At one time a constant visitor to my last church was an evangelist and his young family, when he did not have a speaking engagement. He was what we called in the Salvation Army a "real trophy of grace." I had read his life story of crime, including armed robbery from state-owned betting shops. After being incarcerated for a time, he found the Lord and became a well-known evangelist in Australia.
He said me after one service that I made it hard for an evangelist to reap a harvest of souls, because I didn't leave the people with a sense of conviction. And he was right, as John 16:8 tells me that the the work of the Holy Spirit, not me, is "to reprove the world of sin," and in addition, I don't subscribe to the common theology of repentance.
I had known, probably even before my ministerial training, that the word so often translated "repentance" is the Greek word "metanoia," being a combination of "meta," after, and "noia," the mind. This is no secret revelation to the evangelical world. In Thayer's Greek-English Lexicon (1885) it is defined as "to change one’s mind." In the Keyword Concordance it is given as "simply a mental change." Vine's Expository Dictionary (1940) says the verb from means "literally to perceive afterwards," that is, upon reflection to change your thinking; to reconsider is part of the process. Tertullian, an early church scholar, wrote in 198 A.D. that "In Greek, metanoia is not a confession of sin, but a change of mind."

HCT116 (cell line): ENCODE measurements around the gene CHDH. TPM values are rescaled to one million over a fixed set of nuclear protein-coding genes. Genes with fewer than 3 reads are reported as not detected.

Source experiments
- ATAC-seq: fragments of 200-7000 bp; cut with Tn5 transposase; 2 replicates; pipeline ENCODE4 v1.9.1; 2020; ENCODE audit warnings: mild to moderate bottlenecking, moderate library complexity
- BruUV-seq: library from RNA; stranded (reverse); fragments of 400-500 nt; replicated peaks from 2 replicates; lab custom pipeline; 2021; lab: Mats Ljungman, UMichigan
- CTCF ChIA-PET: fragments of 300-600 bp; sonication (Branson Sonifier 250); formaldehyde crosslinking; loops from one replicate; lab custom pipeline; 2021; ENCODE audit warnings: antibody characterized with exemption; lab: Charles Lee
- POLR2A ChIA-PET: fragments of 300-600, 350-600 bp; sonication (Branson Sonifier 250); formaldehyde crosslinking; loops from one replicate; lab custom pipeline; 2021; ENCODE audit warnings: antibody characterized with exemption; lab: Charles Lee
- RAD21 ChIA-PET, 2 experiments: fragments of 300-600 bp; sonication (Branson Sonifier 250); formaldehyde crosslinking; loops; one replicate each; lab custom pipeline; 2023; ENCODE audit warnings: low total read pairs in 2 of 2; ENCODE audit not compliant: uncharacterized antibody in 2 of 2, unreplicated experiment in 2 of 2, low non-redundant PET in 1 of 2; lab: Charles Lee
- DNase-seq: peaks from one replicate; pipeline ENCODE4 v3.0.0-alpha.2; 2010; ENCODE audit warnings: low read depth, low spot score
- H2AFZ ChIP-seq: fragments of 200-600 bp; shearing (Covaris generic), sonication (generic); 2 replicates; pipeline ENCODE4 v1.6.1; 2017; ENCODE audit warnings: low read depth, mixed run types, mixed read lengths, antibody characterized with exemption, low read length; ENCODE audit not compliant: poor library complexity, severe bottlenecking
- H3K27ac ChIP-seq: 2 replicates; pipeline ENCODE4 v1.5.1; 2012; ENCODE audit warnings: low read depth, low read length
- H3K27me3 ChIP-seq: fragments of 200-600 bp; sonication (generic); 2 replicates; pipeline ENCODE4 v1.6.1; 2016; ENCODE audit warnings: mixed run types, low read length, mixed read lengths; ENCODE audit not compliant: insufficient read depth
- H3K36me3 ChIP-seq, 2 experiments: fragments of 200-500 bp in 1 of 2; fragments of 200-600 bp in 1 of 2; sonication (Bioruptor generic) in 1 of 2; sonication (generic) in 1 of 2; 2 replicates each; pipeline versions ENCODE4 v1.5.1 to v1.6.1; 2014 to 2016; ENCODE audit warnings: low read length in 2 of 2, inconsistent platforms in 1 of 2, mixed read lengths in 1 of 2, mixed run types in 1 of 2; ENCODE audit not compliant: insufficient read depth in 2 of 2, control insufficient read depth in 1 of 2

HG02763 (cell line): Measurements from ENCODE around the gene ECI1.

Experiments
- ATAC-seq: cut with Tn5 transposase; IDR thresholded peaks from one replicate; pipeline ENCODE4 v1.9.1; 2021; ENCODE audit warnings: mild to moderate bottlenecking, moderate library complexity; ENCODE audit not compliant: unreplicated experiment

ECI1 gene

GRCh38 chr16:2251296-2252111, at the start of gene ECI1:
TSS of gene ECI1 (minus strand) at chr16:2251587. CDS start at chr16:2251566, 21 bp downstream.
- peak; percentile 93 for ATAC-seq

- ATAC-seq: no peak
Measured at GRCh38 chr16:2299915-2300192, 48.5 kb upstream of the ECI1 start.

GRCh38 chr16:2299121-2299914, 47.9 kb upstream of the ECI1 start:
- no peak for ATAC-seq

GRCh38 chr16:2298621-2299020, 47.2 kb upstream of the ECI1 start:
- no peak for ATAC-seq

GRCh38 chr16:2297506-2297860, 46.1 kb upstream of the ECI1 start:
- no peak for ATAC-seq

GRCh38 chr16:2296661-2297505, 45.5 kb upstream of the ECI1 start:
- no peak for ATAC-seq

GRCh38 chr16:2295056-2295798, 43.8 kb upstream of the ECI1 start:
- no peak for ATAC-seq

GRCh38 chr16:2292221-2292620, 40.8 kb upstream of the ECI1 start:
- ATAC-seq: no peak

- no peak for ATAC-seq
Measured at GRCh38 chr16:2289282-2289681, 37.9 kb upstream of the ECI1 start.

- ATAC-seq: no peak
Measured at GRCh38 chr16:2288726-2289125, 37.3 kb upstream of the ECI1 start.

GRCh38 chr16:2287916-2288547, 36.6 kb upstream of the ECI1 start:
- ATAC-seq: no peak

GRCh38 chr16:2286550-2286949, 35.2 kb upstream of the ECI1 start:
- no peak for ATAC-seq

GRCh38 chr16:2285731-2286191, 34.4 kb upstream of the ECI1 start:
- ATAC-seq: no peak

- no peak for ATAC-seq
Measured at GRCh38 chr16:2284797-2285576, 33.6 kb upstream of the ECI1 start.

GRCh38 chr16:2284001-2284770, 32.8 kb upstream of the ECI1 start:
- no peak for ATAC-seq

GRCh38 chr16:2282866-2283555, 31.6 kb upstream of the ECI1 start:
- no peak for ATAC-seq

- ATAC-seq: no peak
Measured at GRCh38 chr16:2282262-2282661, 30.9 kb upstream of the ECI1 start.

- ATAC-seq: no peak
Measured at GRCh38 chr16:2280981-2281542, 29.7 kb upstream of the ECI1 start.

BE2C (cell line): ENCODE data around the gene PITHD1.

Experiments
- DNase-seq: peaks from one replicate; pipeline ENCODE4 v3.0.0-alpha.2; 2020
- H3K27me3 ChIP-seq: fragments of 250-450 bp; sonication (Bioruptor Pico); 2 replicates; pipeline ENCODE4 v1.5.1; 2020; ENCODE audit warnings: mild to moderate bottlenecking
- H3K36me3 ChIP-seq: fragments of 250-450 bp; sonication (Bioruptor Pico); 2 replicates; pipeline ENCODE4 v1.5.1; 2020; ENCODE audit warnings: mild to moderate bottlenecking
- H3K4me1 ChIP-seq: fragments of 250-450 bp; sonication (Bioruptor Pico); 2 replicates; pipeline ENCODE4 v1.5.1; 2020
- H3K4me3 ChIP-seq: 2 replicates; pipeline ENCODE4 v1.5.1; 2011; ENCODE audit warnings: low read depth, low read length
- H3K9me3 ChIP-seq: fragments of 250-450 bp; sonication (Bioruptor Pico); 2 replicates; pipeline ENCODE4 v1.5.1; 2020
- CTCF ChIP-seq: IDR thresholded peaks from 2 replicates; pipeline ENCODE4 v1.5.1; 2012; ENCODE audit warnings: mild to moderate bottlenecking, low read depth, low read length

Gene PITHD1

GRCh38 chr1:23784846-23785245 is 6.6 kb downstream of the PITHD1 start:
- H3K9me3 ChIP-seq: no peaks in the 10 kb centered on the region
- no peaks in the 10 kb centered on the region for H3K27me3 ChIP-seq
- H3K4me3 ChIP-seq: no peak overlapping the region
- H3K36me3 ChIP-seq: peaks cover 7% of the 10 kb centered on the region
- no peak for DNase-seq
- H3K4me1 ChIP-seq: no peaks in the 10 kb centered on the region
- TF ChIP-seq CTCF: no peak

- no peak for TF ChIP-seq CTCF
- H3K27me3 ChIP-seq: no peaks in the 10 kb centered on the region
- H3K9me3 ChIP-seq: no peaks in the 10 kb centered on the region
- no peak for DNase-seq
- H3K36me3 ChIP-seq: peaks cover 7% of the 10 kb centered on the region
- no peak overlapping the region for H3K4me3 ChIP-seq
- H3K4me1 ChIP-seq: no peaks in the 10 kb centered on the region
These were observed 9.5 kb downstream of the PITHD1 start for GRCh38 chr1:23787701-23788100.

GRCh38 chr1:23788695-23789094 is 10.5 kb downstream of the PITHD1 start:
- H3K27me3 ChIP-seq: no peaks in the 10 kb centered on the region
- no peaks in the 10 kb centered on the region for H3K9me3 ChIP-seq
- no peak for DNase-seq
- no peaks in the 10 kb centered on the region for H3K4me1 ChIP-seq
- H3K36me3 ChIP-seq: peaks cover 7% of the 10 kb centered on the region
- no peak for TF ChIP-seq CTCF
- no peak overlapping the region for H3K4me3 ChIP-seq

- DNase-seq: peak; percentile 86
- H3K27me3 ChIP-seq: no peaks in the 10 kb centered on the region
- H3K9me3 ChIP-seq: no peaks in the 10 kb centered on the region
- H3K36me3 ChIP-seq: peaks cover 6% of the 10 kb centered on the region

The problem in translation is to find the right English word, Read More